Dominik’s visual collage of a film, involving note-perfect recreations of many of the famous photographs, is some of the most arresting of the year. He uses idiosyncratic period lenses and opts for the inky blacks of '50s B&W still photography (not motion picture) stock. There’s never been a film that looks like this one, which in terms of structure approximates Oates’ writing style in the form of an interior psychological focus, and long scenes with much detail. Fans of works like her 1969 Them will be pleased. Says Ms. Oates: “Andrew Dominik is a very brilliant director. I think he succeeded in showing the experience of Norma Jeane Baker from her perspective, rather than see it from the outside, the male gaze looking at a woman. He immersed himself in her perspective.”
14. Women Talking
"Hope for the unknown is good. It is better than hatred of the familiar."
Dir. Sarah Polley
Synopsis: In 2010, the women of an isolated Mennonite community wrestle with the conflict between faith and reality.
In Martin Scorsese’s widely read 2021 Harpers article, he describes walking up 8th Street in New York in 1960, with theatres showing amazing films from around the world. In the space of a week you could watch The Cranes are Flying, L’Avventura, Hiroshima Mon Amour, Through a Glass Darkly, Pickocket… What about this time was special?
It isn’t merely that the films were excellent. “In essence,” Scorsese writes, “these artists were constantly grappling with the question ‘What is cinema?’ and then throwing it back for the next film to answer. No one was operating in a vacuum, and everybody seemed to be responding to and feeding off everybody else. Godard and Bertolucci and Antonioni and Bergman and Imamura and Ray and Cassavetes and Kubrick and Varda and Warhol were reinventing cinema with each new camera movement and each new cut, and more established filmmakers such as Welles and Bresson and Huston and Visconti were reenergized by the surge in creativity around them.”
None of the titles listed above, as any viewer can attest, was made primarily to make money. They were made by artists who were excited about pushing the medium forward. In 1960 such films were massively popular, especially among younger generations, who would form hours-long lines wrapping around blocks to see the latest arthouse hit. They wanted to see art. It didn’t need to be entertainment.
Art was enough.
Great films are still made today, but they’re usually not popular. They don’t cause long lines to form. The Godfather was the highest-grossing film of 1972. Today, it would exist on the margins. As well, many great films made now don’t attempt to ask and answer the question of “what is cinema?”
Right now all the discourse on Women Talking is over its provocative script and admirable performances, but Polley should be praised not just as a women’s director effectively tackling women’s issues, but as a director period, ably pushing the medium in new directions exactly as Scorsese describes above. In the last sixty years only three films have been shot in the 2.76:1 aspect ratio, and only this one uses desaturated colors. There is no other film that looks like this film, and thusly the experience of watching this film feels like no other film. Maybe you don't like it. Fine. (I would've preferred a longer cut, with more fleshed-out characters.) But you can't deny Ms. Polley, like Mr. Dominik above with Blonde, is experimenting. This is good for the medium.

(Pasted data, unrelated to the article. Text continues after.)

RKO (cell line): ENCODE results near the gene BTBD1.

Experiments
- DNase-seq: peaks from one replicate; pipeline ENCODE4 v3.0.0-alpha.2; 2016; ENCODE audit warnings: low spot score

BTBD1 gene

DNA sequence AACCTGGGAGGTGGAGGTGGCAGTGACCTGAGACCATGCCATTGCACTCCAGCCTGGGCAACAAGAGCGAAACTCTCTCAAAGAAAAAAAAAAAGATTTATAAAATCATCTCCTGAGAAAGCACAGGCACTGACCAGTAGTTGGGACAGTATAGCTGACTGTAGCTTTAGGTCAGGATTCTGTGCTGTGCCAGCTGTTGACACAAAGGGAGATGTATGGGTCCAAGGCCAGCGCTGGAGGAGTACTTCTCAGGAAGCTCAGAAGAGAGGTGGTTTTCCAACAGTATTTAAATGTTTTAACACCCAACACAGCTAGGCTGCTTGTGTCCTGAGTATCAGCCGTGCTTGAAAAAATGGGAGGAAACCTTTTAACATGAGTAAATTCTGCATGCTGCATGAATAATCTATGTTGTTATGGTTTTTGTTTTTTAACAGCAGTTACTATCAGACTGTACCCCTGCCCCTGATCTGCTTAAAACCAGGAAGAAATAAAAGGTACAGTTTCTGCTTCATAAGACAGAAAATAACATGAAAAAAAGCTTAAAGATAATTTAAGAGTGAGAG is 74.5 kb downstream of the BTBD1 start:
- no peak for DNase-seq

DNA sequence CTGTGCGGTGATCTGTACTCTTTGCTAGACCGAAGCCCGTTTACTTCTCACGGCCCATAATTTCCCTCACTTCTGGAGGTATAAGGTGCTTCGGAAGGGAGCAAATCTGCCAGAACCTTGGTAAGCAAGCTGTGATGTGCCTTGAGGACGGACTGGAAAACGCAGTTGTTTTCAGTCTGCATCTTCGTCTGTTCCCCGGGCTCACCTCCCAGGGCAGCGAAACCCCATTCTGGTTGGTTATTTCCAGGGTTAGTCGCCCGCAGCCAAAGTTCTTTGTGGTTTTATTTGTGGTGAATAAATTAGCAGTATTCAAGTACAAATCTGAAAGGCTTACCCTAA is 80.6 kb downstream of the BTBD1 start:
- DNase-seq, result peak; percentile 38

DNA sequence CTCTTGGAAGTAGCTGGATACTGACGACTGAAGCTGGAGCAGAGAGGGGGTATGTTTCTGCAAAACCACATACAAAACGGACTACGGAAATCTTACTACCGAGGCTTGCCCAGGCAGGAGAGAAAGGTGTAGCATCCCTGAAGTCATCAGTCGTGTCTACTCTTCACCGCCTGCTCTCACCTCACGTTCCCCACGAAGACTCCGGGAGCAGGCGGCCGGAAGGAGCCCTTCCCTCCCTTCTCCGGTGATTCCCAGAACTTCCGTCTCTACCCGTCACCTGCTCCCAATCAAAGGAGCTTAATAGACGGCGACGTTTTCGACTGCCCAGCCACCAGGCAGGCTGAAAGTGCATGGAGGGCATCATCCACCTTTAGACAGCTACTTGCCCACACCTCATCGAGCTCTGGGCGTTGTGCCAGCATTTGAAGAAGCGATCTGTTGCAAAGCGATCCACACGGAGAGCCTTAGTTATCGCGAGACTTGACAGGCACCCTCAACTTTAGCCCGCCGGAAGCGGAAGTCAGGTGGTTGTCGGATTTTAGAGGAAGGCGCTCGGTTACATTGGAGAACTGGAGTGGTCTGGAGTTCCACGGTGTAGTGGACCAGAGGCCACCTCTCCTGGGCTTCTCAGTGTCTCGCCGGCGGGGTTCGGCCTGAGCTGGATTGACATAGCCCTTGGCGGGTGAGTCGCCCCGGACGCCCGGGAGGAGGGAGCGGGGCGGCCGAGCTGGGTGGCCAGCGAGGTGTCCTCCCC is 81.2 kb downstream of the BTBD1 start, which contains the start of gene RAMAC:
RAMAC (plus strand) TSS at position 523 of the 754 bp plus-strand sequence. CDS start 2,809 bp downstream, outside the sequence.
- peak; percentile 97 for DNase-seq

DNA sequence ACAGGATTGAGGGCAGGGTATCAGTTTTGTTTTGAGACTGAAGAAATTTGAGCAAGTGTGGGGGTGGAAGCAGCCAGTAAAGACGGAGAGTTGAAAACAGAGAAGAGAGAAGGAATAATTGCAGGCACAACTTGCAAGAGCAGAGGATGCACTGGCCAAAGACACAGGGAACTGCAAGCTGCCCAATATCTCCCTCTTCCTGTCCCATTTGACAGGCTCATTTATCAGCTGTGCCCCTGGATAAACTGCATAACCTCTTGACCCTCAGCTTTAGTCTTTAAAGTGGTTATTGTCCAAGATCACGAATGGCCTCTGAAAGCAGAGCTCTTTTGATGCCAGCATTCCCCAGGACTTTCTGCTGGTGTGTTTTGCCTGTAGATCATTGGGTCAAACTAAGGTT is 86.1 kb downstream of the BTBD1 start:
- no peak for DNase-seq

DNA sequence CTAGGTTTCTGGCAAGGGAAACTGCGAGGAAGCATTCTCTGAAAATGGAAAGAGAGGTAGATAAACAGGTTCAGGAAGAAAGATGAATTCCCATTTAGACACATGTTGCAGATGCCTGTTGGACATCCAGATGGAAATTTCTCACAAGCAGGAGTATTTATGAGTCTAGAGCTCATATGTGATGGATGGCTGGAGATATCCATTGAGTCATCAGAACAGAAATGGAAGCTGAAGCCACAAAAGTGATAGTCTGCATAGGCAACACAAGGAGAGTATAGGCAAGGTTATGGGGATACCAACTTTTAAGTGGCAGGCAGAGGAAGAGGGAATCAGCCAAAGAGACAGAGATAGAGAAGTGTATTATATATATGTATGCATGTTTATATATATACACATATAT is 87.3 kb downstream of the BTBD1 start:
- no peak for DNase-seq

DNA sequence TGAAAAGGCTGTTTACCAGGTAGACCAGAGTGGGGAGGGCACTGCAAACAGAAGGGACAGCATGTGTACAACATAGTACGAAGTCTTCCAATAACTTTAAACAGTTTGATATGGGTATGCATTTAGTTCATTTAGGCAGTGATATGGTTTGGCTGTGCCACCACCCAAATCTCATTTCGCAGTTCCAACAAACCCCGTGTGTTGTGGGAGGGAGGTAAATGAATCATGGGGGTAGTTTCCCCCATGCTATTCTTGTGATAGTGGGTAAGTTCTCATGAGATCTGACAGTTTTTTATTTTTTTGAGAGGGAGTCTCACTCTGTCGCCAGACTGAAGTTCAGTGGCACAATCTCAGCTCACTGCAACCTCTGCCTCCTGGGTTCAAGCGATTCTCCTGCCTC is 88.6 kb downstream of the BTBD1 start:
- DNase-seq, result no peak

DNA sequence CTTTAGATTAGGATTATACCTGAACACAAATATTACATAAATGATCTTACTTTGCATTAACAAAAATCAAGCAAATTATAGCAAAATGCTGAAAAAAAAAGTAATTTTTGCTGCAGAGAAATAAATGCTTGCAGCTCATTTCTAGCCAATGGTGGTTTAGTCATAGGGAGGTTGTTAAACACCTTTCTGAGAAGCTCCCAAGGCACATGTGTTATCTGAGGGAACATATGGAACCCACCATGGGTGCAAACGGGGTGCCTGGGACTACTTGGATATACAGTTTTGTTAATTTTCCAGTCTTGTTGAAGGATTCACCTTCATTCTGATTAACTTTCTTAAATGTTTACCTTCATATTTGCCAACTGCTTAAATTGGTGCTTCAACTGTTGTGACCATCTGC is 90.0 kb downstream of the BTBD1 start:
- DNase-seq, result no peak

As for content: films are now doing what social media, newsmedia, and films from three years ago have all failed to do: explore women’s issues with nuance. Don’t quote me out of context. Read me in full: Feminist movements will continue to come and go, with each progressing slightly further than the previous in achieving gender equality. But the current system of patriarchy, even with all its obvious problems, will not topple until a viable replacement is proposed. (The same goes for money; we all know it’s evil and unfair, but it sticks around only because no compelling alternative has been suggested.)
Men used to be providers, and prided themselves in having essential value as such. Feminism can scare them because they perceive, incorrectly, that they no longer have value. They’re no longer needed as providers, since women can provide for themselves; but with that being the case, they need a new role. Or else they’ll turn hell and high water to make sure they can still provide. They want to feel like they have purpose. Unless you give them a new role, they’ll achieve that purpose by restricting the rights of women so the men can be providers again (hello, Roe repeal).
The question is not being explored: what, moving forward, does a good man look like? What are his goals? How does he square his ideals, desires, sense of accomplishment and self? I tried to explore this in my film Men I Trust. Women Talking feels like one of the first features to incorporate this into its explorations. It is not a #MeToo film, despite being about female rape survivors; it engages with the issues without being driven by them. It is larger. It tells a universal story about human suffering, and you feel inspired and galvanized by its ending no matter your gender. It has the courage to look beyond anger.